Davenport Mayor Mike Matson has asked state and federal officials to send law enforcement personnel to aid Davenport police in addressing a surge in gun violence.
Matson said he spoke with Iowa Gov. Kim Reynolds by phone Monday morning and spoke with or exchanged emails with staff for Iowa Republican U.S. Sens. Charles Grassley and Joni Ernst requesting assistance from state and federal law enforcement agencies.
The request came a day
after Davenport police recovered nearly 80 spent casings of different calibers from an early morning shooting on the top floor of the Redstone Parking Ramp, 129 N. Main Street, that damaged the Skybridge and the Figge Art Museum.
"We are asking for addition personnel to come here," Matson said in an interview. "The specific details are being worked out."
Matson said he spoke with Reynolds about the possibility of sending personnel from the Iowa Division of Criminal Investigation to provide technical assistance to aid with forensic examinations and investigations tied to an increase in violent crime and gunfire. Matson said he also spoke with Reynolds about reassigning state troopers to help patrol state highways within the city, which include Brady and Harrison streets.
"Again, the specifics are being worked out, but the governor was very supportive when I talked with her," Matson said.
Pat Garrett, spokesman for the governor's office, said Reynolds has instructed the Department of Public safety to work with the Davenport Police Department "to provide any additional assistance or resources as needed." He did not elaborate.
Matson, Davenport Police Chief Paul Sikorski and representatives from the NAACP and Davenport Peace held a news conference at 4 p.m. Monday at the Davenport Police Department, 416 North Harrison St., to release security camera footage of and address the shots fired incident at the Redstone Ramp over the weekend.
Davenport police officers responded to 279 reports of gunfire in 2020, an all-time high, Sikorski said during a press conference last week outlining a new violent crime task force.
In comparison, Cedar Rapids had 163 verified shots fired incidents in 2020, according to police department data.
Matson said city officials have had discussions with staff for Grassley and Ernst requesting "technical and analytical" assistance from the U.S. Bureau of Alcohol, Tobacco, Firearms and Explosives.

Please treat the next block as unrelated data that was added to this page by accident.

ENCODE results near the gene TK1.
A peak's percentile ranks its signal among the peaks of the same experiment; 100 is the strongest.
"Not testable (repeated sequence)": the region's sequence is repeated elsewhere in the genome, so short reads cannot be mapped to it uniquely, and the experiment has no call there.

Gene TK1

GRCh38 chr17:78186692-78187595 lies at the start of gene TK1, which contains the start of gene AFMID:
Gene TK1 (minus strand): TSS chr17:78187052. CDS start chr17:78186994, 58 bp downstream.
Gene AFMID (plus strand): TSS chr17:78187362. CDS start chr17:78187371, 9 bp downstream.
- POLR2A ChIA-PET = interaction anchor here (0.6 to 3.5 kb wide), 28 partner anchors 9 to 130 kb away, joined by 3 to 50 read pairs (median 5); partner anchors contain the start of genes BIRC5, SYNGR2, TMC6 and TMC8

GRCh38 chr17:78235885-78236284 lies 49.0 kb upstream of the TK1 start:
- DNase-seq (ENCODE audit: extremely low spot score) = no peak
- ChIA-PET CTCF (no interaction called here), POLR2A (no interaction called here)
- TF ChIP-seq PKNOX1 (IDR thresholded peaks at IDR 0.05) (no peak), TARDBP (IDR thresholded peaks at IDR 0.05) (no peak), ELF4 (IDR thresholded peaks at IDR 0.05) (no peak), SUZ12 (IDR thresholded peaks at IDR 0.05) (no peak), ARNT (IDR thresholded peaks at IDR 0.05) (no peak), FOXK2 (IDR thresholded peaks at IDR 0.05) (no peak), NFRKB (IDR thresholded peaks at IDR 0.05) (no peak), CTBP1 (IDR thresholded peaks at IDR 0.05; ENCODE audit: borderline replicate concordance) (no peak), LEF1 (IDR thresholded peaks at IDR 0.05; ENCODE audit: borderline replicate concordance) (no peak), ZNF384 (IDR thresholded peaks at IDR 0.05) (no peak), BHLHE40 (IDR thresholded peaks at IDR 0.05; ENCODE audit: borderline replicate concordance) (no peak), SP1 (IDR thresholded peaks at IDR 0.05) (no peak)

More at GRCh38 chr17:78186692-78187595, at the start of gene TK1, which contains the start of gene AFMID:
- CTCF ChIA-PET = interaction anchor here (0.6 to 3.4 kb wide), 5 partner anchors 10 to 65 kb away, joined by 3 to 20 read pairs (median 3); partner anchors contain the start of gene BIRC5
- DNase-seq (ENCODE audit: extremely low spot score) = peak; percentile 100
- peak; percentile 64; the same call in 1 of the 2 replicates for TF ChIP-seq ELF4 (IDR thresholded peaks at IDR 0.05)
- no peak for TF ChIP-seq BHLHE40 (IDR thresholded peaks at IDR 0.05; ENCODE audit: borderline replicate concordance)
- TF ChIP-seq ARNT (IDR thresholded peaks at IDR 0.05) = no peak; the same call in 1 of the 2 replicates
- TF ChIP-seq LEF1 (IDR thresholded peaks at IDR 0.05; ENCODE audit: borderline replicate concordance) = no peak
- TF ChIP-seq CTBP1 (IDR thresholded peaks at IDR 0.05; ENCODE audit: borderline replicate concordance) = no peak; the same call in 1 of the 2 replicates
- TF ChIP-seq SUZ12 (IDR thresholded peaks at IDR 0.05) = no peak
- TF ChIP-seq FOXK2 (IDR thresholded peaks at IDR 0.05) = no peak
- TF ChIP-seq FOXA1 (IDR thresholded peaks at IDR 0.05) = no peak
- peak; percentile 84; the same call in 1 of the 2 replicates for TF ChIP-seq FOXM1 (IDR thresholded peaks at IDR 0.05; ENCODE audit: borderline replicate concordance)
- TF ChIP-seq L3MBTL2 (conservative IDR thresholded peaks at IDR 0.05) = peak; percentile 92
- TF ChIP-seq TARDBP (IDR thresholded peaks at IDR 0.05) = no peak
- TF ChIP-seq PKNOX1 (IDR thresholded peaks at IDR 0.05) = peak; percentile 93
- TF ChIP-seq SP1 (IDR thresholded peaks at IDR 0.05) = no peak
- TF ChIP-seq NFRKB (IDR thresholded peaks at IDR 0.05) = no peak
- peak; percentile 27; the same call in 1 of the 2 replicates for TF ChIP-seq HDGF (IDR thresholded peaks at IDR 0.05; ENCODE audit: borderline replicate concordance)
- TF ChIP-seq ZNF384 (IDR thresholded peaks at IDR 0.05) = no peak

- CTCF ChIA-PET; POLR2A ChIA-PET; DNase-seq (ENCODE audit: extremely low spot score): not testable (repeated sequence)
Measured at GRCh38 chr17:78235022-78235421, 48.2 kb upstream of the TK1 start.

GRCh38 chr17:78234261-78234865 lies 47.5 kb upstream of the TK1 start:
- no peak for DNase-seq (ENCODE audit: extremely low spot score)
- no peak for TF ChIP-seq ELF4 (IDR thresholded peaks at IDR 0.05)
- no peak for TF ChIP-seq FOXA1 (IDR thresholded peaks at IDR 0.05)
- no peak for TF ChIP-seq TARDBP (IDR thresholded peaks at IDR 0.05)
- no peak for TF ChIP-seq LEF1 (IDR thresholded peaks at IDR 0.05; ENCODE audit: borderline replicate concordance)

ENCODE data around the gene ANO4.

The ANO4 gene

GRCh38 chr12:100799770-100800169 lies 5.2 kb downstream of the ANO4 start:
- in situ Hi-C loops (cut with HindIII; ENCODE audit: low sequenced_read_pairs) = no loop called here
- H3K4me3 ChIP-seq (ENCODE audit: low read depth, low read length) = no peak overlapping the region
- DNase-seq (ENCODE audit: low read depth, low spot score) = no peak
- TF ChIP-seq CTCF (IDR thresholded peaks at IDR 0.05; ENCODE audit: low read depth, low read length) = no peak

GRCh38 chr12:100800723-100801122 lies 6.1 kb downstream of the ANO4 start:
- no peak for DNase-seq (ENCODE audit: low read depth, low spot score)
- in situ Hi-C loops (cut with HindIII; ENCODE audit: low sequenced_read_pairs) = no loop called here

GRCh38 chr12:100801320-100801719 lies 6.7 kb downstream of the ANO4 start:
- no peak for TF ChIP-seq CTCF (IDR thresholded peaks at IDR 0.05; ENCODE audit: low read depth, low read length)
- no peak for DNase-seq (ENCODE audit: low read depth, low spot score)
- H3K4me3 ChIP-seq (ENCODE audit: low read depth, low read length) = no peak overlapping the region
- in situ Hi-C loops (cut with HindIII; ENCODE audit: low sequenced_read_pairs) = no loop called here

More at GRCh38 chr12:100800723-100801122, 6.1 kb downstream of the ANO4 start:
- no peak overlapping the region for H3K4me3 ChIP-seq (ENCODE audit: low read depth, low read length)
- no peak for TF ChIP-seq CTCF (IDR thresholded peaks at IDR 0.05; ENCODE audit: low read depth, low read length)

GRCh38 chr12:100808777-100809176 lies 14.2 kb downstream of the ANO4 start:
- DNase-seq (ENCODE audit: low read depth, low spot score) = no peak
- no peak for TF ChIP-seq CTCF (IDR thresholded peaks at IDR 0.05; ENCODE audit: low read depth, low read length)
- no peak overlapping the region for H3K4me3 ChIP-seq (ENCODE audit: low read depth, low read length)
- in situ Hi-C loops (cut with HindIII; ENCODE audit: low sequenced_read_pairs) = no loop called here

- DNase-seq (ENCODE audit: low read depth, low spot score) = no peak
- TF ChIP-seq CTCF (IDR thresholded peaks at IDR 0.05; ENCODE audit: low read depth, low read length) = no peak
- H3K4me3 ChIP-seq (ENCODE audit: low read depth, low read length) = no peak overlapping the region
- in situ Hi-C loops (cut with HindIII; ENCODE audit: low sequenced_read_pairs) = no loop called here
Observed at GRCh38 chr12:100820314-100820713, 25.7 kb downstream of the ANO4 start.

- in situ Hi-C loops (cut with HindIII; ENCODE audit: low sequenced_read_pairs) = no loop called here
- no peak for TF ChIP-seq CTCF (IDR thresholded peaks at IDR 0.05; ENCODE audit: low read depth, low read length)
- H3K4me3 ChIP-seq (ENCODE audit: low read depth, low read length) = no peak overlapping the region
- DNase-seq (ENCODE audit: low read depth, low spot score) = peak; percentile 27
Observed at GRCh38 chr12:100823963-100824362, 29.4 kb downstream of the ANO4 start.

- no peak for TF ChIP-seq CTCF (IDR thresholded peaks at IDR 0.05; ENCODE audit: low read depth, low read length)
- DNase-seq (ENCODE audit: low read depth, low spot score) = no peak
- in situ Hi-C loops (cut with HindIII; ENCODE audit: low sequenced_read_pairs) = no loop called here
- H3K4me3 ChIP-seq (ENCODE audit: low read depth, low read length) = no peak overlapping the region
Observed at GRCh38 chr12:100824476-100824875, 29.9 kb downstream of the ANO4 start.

A law enforcement arm of the Department of Justice, the ATF partners with law enforcement and public safety agencies to protect communities from violent criminals, criminal organizations and the illegal use and trafficking of firearms.
"We’ve had those discussions, we’re just pushing them hard on that, and, again, very supportive," Matson said of staff for Grassley and Ernst. "I’m hoping to get help very soon."
A representatives for Grassley said staff was working to scheduled a meeting with Davenport city officials for Tuesday to discuss additional assistance from the ATF.
"Senator Grassley has said that gun crimes cannot be tolerated in our communities, and it’s critical that gun laws on the books be enforced at all levels of government," a spokesman said in a statement.
A representative for Ernst said the senator and her staff "look forward to continued discussion with the mayor’s office about ways to address these issues and to curb crime and violence in our communities."
Matson added city officials have discussed "making some changes pretty quickly and adjust some (policing) strategies" to address the increase in gun violence, but was not willing to say what those strategies might be as they've yet to be finalized.
The city as well, Matson said, is looking to add officers to its ranks and is "in a continuous recruiting process."
"We’re talking about how we can recruit more," he said.
Funding for public safety personnel has become a much-discussed topic among city leaders, who this year urged state lawmakers to allow Iowa cities to raise a new, dedicated tax for the purpose of increasing public safety personnel.
State law caps the city’s General Fund tax levy, making it increasingly difficult to provide more public safety resources, city officials have said. Public safety costs account for about 61% of Davenport's annual budget.
The tax levy has been capped at $8.10 per $1,000 in valuation since the late 1980s, according to city officials, while Iowa's urban areas have grown in population and geography, necessitating more public safety resources to protect a larger community.
"This means that even if the residents of Davenport wanted their City Council to raise the tax levy to fund more public safety initiatives, they would not be able to do so," Matson wrote in a Feb. 7 guest column. "Ultimately, we believe the residents of Davenport should have a say in such an important decision."
Matson on Monday reiterated the city's call for the Iowa Legislature "to give us the authority to ask the public" whether its willing to pay more in property taxes to provide additional resources dedicated to reducing crime.
"If any legislators doesn’t know what is going on here, I would encourage them to please come meet with me, and I would meet with any of them," Matson said. "I’m trying to use every tool possible and every resource possible to help us."